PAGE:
The Works of Charles Lamb in Four Volumes, Volume 4 eBook

This eBook from the Gutenberg Project consists of approximately 408 pages of information about The Works of Charles Lamb in Four Volumes, Volume 4.

I never shall forget meeting my rascal,—­I mean the fellow who officiated for me,—­in London last winter.  I think I see him now,—­in a waistcoat that had been mine,—­smirking along as if he knew me——­

In some parts of Germany, that fellow’s office is by law declared infamous, and his posterity incapable of being ennobled.  They have hereditary hangmen, or had at least, in the same manner as they had hereditary other great officers of state; and the hangmen’s families of two adjoining parishes intermarried with each other, to keep the breed entire.  I wish something of the same kind were established in England.

But it is time to quit a subject which teems with disagreeable images——­

Permit me to subscribe myself, Mr. Editor,

Your unfortunate friend,


* * * * *


          “Sedet, asternumque sedebit,
   Infelix Theseus.”  VIRGIL.

That there is a professional melancholy, if I may so express myself, incident to the occupation of a tailor, is a fact which I think very few will venture to dispute.  I may safely appeal to my readers, whether they ever knew one of that faculty that was not of a temperament, to say the least, far removed from mercurial or jovial.

Observe the suspicious gravity of their gait.  The peacock is not more tender, from a consciousness of his peculiar infirmity, than a gentleman of this profession is of being known by the same infallible testimonies of his occupation.  “Walk, that I may know thee.”

Do you ever see him go whistling along the footpath like a carman, or brush through a crowd like a baker, or go smiling to himself like a lover?  Is he forward to thrust into mobs, or to make one at the ballad-singer’s audiences?  Does he not rather slink by assemblies and meetings of the people, as one that wisely declines popular observation?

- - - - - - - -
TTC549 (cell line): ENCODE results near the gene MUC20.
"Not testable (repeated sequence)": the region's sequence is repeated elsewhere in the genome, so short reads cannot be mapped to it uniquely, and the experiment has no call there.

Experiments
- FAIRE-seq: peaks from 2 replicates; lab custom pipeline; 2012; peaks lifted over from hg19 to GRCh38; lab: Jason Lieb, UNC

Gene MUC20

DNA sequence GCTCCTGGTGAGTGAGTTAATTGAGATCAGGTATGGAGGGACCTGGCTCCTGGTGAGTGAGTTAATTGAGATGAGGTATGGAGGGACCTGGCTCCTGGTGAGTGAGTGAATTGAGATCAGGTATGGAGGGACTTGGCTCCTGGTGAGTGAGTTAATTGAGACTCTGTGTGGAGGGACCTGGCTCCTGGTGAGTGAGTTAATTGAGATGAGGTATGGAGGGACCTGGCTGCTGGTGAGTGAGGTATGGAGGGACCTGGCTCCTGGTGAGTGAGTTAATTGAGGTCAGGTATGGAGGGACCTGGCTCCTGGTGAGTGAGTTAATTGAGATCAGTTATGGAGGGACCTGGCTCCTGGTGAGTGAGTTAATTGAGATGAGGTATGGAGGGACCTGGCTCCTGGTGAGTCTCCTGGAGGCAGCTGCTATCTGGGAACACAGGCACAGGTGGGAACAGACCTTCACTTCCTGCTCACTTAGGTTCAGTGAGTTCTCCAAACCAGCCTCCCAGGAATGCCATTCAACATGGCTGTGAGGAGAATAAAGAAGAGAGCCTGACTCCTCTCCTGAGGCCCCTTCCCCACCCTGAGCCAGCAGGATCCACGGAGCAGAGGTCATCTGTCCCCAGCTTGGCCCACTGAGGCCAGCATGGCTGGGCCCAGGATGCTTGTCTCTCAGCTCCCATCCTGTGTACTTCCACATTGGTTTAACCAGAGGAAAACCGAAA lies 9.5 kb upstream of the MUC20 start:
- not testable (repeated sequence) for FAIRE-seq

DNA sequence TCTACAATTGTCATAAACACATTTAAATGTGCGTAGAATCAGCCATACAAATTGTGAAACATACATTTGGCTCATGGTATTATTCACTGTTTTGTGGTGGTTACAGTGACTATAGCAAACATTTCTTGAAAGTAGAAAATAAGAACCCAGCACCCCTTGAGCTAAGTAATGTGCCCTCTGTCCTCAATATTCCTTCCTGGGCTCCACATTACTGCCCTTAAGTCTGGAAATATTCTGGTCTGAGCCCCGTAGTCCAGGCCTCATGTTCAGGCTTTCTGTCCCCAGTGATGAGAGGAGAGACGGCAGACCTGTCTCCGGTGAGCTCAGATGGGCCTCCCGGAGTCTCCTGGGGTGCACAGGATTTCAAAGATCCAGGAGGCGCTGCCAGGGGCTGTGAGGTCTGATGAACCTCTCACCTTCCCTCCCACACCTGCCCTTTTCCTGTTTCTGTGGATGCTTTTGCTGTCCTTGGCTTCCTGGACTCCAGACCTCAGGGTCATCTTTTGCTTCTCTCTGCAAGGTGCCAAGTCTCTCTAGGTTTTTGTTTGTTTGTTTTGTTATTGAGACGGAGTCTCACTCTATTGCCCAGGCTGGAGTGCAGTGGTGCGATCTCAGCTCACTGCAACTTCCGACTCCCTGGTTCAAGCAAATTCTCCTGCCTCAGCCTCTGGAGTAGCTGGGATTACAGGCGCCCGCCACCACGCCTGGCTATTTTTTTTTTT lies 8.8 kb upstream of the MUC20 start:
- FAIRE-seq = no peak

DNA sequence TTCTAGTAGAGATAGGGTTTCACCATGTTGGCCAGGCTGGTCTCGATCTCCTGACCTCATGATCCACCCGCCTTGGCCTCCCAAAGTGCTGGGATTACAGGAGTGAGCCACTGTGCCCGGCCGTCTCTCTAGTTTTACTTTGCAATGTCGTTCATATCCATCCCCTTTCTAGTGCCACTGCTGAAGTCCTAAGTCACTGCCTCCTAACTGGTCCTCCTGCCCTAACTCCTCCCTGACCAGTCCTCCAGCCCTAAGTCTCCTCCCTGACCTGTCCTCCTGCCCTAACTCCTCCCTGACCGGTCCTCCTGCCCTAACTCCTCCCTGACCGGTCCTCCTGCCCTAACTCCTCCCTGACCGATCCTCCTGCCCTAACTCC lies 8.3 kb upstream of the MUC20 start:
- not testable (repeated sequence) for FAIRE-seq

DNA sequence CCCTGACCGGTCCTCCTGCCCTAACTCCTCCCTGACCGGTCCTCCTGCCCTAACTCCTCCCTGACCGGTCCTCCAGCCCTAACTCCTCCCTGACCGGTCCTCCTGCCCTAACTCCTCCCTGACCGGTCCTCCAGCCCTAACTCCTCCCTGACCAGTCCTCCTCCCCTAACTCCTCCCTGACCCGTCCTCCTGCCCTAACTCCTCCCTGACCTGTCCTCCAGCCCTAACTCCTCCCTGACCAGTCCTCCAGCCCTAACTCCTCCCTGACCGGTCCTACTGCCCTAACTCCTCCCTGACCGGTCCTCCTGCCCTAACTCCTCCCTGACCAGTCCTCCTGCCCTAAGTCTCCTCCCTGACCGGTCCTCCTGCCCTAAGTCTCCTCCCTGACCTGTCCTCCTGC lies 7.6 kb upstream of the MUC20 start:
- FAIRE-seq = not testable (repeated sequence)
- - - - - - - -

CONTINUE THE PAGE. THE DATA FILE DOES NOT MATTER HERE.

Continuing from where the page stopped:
How extremely rare is a noisy tailor! a mirthful and obstreperous tailor!

“At my nativity,” says Sir Thomas Browne, “my ascendant was the earthly sign of Scorpius; I was born in the planetary hour of Saturn, and I think I have a piece of that leaden planet in me.”  One would think that he were anatomizing a tailor! save that to the latter’s occupation, methinks, a woollen planet would seem more consonant, and that he should be born when the sun was in Aries.—­He goes on; “I am no way facetious, nor disposed for the mirth and galliardise of company.”  How true a type of the whole trade!  Eminently economical of his words, you shall seldom hear a jest come from one of them.  He sometimes furnishes subject for a repartee, but rarely (I think) contributes one ore proprio.

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The Works of Charles Lamb in Four Volumes, Volume 4 from Project Gutenberg. Public domain.
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